Wednesday, October 22, 2014

First Word: Tessa Too-Kong: Cueca


The Cueca is the national dance of Chile.  For several weeks of every year, leading up to the eighteenth of September, you will hear the music and find Chileans dancing everywhere - in parks, in city squares, on beachfront promenades -
            The story of the Cueca is the courting ritual of the rooster and the hen.  The gentleman, his lady on his arm, leads her in a promenade around the dancing ground.  As the music swells, she spins loose.  Handkerchief in her upraised hand, she  flutters and flirts, looking everywhere but at the gentleman who preens and stamps, bobs and swoops, circling her in a fusillade of intricate footwork, until at last, as the music comes to a close, he kneels on one leg before her on the ground, with the lady's foot planted firmly and triumphantly upon his raised knee.

The Chilean cueca is the courtship dance par excellence.  It reflects the national pastime of flirting and double entendre… with comments on how my foot stamping was going, and to make sure I danced in only one fonda! How do national dances evolve, I wonder…does the cueca have anything to do with the matador and the bull, stamping his feet, poor thing, with no idea of the outcome… Flirtation with danger is the name of the game, and some of us do get out of practice! Just like in the animal kingdom, it is the woman who leads the poor huaso by the nose, for all his posturing and foot stamping (zapateo) – she is the hunter, drawing him in with her flirtatiousness, hypnotizing him until she decides to put an end to the circling and close in for the kill. Literally and figuratively, she draws the poor fool to his knees and puts her foot elegantly down to deliver the final blow.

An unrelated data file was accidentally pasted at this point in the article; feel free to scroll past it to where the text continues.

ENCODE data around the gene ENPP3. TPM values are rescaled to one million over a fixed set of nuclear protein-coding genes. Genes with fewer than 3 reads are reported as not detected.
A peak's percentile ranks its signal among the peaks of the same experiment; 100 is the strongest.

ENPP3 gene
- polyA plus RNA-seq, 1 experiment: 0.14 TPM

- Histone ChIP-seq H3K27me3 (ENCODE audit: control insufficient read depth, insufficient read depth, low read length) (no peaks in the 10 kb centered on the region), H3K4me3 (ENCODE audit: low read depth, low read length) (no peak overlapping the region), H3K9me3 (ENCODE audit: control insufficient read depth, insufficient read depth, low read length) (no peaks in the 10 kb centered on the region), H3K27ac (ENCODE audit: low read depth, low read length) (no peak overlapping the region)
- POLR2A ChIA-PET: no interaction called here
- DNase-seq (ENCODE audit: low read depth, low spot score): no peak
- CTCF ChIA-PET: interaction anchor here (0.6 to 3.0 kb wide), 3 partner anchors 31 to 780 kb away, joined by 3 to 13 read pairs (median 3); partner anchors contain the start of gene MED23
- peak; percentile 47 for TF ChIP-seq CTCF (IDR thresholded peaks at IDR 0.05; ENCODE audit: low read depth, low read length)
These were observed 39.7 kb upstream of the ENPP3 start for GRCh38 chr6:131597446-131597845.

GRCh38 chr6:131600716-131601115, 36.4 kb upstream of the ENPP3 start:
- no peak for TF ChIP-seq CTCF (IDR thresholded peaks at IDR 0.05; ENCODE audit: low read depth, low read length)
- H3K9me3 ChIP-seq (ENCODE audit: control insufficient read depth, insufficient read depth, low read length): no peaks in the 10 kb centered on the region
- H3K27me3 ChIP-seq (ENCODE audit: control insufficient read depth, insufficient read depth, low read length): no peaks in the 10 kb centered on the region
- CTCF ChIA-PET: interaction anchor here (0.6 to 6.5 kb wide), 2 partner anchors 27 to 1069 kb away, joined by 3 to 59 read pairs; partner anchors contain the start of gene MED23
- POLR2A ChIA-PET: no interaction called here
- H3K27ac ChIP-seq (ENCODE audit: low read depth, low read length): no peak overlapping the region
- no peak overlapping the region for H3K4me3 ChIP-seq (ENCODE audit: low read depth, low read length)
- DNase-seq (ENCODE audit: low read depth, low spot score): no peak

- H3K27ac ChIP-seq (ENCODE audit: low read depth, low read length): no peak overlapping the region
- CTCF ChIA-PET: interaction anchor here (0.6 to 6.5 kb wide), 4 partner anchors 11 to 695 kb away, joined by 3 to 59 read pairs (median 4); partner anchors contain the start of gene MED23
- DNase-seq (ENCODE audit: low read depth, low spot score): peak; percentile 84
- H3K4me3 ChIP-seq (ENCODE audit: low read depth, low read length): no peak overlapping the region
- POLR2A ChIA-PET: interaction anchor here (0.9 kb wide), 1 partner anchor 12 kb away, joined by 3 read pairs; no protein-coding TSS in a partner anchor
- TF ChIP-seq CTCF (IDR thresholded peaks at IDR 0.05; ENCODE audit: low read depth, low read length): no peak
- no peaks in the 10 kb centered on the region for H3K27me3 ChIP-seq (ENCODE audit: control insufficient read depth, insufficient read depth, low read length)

Dancing in the Caribbean is a more uncensored affair – and I’ve forgotten what I did know and could never perform the contortions they get up to these days, x-rated to boot (no pun intended). I had never considered myself a prude, but Carnival in Port-of-Spain has been an eye-opener. I joined the band with my Trini friend for J’ouvert morning, 4am to sunrise, covered in mud, oil, paint, dancing in costumed rags behind our band of “devils” in the street, to party, “jam”, “wine” and tramp (“chip”) to calypso music, together with the other participants in the band, whatever their colour, class, creed or country: all you need is a cup of rum in one hand and rhythm in your soul. Carnival is all so well-organized, with bands, costumes, booze, bathrooms, buses to rest in, food, music, a three-day orgy, bacchanalia galore. There must be something about the spring, the changing of the seasons with the sun’s traverse that brings out the pagan in us. 

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